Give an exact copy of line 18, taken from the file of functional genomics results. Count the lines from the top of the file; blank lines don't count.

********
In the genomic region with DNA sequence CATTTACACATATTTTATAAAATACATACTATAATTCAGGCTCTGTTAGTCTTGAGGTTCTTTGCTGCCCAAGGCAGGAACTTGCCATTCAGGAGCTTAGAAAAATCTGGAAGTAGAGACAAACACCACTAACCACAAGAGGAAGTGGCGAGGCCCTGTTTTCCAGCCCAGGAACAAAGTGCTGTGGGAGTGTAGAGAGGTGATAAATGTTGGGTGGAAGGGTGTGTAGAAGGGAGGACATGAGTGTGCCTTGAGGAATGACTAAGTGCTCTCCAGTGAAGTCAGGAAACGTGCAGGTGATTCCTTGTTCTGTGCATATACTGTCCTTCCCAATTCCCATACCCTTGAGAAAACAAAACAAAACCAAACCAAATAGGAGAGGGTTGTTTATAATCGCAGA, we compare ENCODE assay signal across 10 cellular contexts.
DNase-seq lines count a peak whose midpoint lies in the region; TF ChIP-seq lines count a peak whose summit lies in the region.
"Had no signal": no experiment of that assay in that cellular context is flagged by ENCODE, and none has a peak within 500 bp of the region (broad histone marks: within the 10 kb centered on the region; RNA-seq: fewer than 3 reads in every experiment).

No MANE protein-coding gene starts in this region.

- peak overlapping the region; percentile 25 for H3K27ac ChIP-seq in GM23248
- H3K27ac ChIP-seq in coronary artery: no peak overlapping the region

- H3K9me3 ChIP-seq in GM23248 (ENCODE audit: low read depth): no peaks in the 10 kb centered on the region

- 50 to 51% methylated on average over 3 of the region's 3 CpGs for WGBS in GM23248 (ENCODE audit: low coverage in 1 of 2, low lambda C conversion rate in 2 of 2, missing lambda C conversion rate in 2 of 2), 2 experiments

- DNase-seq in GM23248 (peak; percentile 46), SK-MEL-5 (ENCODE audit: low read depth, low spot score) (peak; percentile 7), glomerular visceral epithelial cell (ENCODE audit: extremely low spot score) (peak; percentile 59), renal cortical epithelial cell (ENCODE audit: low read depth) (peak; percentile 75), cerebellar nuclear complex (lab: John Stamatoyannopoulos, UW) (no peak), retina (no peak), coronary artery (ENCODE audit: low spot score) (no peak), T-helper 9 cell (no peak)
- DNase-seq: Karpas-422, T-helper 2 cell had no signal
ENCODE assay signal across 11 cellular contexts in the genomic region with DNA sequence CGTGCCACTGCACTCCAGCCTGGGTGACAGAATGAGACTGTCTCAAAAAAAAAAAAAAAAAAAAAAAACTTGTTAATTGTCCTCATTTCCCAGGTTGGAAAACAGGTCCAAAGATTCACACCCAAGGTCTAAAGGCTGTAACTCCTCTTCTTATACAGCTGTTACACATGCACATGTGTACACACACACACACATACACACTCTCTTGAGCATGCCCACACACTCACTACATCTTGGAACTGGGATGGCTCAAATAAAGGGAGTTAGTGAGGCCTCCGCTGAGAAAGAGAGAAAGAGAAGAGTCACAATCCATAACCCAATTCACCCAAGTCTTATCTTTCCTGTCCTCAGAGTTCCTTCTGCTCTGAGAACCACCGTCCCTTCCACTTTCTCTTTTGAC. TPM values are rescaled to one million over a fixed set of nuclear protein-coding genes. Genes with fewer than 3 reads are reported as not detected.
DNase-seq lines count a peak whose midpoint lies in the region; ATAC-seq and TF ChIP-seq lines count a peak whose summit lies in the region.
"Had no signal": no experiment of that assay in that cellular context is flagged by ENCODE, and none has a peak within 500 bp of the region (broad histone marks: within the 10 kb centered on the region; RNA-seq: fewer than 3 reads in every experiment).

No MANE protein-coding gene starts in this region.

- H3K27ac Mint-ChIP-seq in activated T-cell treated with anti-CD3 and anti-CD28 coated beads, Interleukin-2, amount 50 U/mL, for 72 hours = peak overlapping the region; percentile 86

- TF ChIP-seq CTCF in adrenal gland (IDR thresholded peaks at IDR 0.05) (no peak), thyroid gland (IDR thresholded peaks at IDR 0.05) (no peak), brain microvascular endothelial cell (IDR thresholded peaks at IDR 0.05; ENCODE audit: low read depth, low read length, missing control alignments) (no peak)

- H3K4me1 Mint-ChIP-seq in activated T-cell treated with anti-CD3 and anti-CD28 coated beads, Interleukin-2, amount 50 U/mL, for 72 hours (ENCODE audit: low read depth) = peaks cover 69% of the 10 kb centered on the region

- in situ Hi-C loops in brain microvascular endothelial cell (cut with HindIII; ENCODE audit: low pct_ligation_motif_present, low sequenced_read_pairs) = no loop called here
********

- in situ Hi-C loops in brain microvascular endothelial cell (cut with HindIII; ENCODE audit: low pct_ligation_motif_present, low sequenced_read_pairs) = no loop called here